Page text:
The two organizations believe that, with a bit more thought and planning done incollaboration with MyRWA and FoMR, the Combined Properties project can be an excellent neighbor in a neighborhood thirsting to reconnect with its own river.
Friends of the Malden River is a grassroots group of community members—most of them residents of one of the three cities (Everett, Malden, and Medford) that ring the visible Malden River—who are deeply concerned about the ecological and recreational health of the river. FoMR’s mission is “to promote awareness of and interest in the Malden River, improve its water quality, and increase access for public enjoyment.”
Formed in 2012, the group is strongly committed to restoring the Malden River to, and preserving it as, a priceless community amenity and natural resource. For more information about the Friends, visit https://maldenriver.wordpress.com/ or email email@example.com.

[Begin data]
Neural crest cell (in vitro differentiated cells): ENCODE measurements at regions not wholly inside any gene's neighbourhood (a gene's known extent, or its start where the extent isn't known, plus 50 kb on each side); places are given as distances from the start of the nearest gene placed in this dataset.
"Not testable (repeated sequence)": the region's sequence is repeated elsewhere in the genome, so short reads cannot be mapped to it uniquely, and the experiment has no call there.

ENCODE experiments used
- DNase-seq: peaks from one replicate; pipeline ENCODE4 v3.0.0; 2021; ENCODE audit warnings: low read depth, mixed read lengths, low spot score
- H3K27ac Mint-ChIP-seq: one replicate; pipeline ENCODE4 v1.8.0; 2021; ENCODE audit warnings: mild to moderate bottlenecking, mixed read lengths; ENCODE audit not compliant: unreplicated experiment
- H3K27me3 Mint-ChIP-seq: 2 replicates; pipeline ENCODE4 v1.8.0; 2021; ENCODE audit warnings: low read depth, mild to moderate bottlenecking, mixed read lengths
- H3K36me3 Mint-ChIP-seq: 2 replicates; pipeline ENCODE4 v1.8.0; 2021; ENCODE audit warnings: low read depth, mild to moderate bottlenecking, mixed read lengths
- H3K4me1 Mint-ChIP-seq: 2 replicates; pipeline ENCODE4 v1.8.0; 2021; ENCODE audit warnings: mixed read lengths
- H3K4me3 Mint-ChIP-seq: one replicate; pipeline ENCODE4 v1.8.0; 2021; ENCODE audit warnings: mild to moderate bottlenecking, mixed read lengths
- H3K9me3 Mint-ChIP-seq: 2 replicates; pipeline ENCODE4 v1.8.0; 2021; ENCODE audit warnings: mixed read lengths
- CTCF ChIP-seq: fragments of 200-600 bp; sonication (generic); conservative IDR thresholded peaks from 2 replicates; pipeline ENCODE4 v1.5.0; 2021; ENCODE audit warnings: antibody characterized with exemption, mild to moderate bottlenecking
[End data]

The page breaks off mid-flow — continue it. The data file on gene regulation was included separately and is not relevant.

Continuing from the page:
The Mystic River Watershed Association is a 501(c)(3) nonprofit organization founded in 1972 by a group of concerned community residents. MyRWA’s mission is to (i) protect the Mystic River Watershed, (ii) restore and maintain clean water and the natural environment in a healthy state in the Mystic basin’s 22 communities, and (iii) promote responsible stewardship of our natural resources through educational initiatives in the watershed. MyRWA accomplishes its mission by forging strong links with citizens’ groups, universities, businesses, and government agencies.